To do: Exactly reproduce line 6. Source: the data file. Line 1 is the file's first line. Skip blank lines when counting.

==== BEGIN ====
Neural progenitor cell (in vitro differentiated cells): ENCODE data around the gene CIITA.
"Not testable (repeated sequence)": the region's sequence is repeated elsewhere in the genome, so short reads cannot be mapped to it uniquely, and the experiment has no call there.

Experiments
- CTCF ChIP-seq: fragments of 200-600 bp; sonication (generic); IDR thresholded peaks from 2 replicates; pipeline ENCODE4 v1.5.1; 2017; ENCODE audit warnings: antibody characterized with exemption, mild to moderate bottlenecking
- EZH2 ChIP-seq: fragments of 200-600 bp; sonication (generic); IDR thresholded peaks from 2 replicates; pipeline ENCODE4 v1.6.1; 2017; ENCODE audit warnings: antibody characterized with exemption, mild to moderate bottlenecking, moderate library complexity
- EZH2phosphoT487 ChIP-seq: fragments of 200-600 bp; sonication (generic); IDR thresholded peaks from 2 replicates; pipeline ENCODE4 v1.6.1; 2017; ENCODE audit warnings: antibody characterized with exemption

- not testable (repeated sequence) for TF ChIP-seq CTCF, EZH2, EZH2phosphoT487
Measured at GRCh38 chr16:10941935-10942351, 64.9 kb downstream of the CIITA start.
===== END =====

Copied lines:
- EZH2phosphoT487 ChIP-seq: fragments of 200-600 bp; sonication (generic); IDR thresholded peaks from 2 replicates; pipeline ENCODE4 v1.6.1; 2017; ENCODE audit warnings: antibody characterized with exemption